The planet Mercury will pass directly between the Earth and the Sun on the morning of November 11. Such an occurrence is called a transit, and it means that Mercury will be visible (through telescopes — the planet is far too small to see with the naked eye) against the Sun.
The Casper Planetarium will have telescopes equipped with solar filters set up on our lawn from 9:30 to 10:30 am on November 11th. Anyone is welcome to stop and take a look at the transit. But — don’t expect a spectacular show. Because the planet is so small, it will appear as a tiny dot, almost like a fleck of dust. In this photo from 2016’s transit, note that the planet is smaller than the sunspot visible in the same shot.
IMPORTANT SAFETY NOTE: Never look directly at the Sun, whether with naked eyes or through a telescope, without proper eye protection — eclipse glasses for your eyes, or a properly installed solar filter for your telescope. Permanent eye damage, even blindness, could result.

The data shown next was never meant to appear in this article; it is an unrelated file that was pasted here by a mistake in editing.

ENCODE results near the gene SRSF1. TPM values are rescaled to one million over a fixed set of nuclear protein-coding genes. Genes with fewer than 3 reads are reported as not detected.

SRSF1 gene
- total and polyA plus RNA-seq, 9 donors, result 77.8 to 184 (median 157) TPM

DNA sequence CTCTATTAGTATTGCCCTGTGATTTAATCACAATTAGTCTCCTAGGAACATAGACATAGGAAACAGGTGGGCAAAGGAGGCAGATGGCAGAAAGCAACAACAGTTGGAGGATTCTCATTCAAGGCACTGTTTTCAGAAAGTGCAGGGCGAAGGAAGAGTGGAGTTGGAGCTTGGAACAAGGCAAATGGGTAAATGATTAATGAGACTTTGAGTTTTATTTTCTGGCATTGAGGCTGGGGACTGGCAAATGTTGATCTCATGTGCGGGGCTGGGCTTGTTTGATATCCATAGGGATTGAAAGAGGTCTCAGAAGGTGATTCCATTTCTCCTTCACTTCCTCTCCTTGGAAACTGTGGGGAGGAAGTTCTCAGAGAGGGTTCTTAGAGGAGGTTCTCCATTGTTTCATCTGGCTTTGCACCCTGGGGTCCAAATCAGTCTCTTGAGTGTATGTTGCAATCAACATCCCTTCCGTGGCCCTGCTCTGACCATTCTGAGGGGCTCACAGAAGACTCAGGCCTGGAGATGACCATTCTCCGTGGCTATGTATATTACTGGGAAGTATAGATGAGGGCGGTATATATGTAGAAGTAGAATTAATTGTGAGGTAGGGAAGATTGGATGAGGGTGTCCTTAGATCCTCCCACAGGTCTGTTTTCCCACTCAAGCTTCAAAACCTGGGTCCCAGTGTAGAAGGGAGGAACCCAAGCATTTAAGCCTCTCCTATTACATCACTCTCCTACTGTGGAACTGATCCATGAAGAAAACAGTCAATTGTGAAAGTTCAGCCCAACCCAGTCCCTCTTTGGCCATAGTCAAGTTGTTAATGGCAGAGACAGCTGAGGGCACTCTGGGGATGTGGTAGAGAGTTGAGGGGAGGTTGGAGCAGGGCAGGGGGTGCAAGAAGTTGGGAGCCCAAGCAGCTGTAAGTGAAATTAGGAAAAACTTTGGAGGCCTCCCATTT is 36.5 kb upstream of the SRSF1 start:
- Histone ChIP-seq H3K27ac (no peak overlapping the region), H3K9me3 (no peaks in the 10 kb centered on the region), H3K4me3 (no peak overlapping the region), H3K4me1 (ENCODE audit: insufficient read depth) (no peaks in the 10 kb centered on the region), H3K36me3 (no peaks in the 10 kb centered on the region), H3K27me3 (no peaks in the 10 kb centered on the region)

One interesting thing to note about transits in general … they are one of the principal tools in the exoplanet hunter’s tool kit. When any planet transits across its star, it blocks a portion of the light emitted by that star. Sensitive telescopes like NASA’s TESS and KEPLER capture multiple images of distant stars, and when the amount of light coming from those stars dips and rebounds, one possible cause is the transit of a planet. (TESS stands for Transiting Exoplanet Survey Satellite.) So who knows … this transit of Mercury could be signaling astronomers on some far distant world that planets exist around the little star called Sol.